The Community Today

On the May 17th weekend, 2002, B’nai Israel celebrated the 100th anniversary of the community. A huge fundraising campaign was undertaken by George Goldford to launch a project called the Window of Recognition. The Revzen children contributed funds to name the window in honour of their parents, Morton and Caroline Revzen. The window contains sections purchased by a variety of individuals recognizing family members who contributed to the shul. During the celebration event, a chuppah was set up as well as a display, consisting of items such as the early rabbi’s marriage book, the first key to the synagogue, as well as photos and other memorabilia. The celebration included an extended Shabbat service featuring Cantor Howard Shalowitz, followed by a gala dinner on Saturday night.

The following year in 2003, the synagogue organized a Bat Mitzvah program which included 22 women aged 28 to 86. Many of these women had little or no Hebrew education. Rabbi Eliyahu Courante led the classes. And on 13 December 2003, the women participated in a group Bat Mitzvah, reading from the Torah for the first time. It was also the first time women were given aliyot on their own without men present.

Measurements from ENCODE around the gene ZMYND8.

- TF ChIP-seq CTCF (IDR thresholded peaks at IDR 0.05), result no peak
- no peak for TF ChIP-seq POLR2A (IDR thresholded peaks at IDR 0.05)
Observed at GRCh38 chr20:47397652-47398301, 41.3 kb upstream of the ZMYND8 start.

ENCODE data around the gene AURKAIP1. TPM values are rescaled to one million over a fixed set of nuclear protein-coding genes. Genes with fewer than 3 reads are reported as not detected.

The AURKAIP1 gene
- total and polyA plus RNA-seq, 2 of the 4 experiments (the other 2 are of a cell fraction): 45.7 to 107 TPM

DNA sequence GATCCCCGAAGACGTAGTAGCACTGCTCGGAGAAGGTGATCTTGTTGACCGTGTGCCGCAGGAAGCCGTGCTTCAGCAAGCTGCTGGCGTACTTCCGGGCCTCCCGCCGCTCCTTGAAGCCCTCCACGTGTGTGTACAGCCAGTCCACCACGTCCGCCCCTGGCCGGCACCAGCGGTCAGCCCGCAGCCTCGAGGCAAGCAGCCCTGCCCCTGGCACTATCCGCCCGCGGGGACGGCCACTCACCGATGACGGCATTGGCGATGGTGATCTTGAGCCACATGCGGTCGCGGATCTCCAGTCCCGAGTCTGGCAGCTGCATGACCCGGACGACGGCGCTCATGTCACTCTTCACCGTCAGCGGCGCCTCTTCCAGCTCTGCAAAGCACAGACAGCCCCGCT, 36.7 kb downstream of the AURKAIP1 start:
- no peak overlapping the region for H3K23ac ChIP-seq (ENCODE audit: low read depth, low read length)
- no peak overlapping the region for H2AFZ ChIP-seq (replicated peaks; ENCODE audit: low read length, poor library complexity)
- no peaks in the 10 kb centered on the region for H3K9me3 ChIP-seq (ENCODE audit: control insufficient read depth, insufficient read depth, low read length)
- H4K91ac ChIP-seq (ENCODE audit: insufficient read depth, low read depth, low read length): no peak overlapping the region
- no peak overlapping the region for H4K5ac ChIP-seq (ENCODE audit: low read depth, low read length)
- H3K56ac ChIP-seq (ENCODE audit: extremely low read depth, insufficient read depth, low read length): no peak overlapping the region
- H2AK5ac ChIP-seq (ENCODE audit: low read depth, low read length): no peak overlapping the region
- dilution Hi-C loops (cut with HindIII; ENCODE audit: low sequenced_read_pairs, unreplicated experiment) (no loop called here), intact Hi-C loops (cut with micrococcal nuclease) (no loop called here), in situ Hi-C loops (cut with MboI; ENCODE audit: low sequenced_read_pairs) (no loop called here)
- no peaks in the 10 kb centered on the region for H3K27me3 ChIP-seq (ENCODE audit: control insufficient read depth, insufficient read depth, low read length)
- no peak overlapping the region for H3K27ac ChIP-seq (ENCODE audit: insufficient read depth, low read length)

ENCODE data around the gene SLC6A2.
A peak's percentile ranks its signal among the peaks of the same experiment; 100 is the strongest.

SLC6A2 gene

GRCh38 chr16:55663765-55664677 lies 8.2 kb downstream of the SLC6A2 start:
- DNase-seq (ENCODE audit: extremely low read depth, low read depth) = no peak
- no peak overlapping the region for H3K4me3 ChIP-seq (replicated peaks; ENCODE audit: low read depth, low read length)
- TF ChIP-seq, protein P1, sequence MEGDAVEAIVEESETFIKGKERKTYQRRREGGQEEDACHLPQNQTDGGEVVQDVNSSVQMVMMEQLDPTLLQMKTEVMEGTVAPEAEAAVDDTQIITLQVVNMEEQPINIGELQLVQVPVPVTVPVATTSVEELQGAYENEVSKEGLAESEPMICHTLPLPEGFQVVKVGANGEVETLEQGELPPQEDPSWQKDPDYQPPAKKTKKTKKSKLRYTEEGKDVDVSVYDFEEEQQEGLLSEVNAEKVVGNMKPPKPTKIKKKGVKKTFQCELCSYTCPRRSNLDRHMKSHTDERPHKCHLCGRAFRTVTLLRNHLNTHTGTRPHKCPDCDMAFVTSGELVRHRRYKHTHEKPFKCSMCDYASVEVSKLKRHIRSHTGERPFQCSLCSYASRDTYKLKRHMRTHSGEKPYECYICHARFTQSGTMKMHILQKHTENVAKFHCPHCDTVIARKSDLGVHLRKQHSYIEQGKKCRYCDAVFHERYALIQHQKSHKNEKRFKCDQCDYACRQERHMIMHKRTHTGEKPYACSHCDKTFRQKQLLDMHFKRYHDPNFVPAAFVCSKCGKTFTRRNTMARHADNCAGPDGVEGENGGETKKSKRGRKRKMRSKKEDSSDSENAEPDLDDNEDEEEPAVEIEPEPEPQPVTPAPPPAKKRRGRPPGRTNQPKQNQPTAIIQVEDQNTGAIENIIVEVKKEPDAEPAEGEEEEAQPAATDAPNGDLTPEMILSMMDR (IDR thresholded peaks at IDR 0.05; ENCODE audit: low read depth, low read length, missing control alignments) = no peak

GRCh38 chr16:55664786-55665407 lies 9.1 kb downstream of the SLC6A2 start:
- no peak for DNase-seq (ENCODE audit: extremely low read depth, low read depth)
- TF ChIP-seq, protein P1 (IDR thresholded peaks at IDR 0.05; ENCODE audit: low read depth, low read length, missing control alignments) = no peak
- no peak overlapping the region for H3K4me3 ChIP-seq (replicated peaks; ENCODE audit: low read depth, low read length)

Recently, B’nai Israel established a foundation using the funds generated after the sale of land they had originally bought to build a new synagogue. The purpose of the foundation will be to help subsidize the congregation during a period where the numbers are on the decline, in order to ensure that they can pay their bills and maintain programming activities.

In January of 2000, Temple Tikvah amalgamated with the Conservative B’nai Jacob Synagogue in Niagara Falls. Together they had about 60 member families and 40 students attending Hebrew school. The co-presidents were Bob Muller and Chuck Shulman. This merger suited both congregations well, since they were suffering from a lack of members and wanted a permanent building to rely on for services and social functions. Today, Mike Wierzba from Mississauga serves as their spiritual leader and Bob Muller, the president of the shul, oversees services when Mike is away. The congregation has become completely egalitarian and has around 30 families as members. It runs a religious school on Sundays for the children, as well as an adult education program and a very active youth group.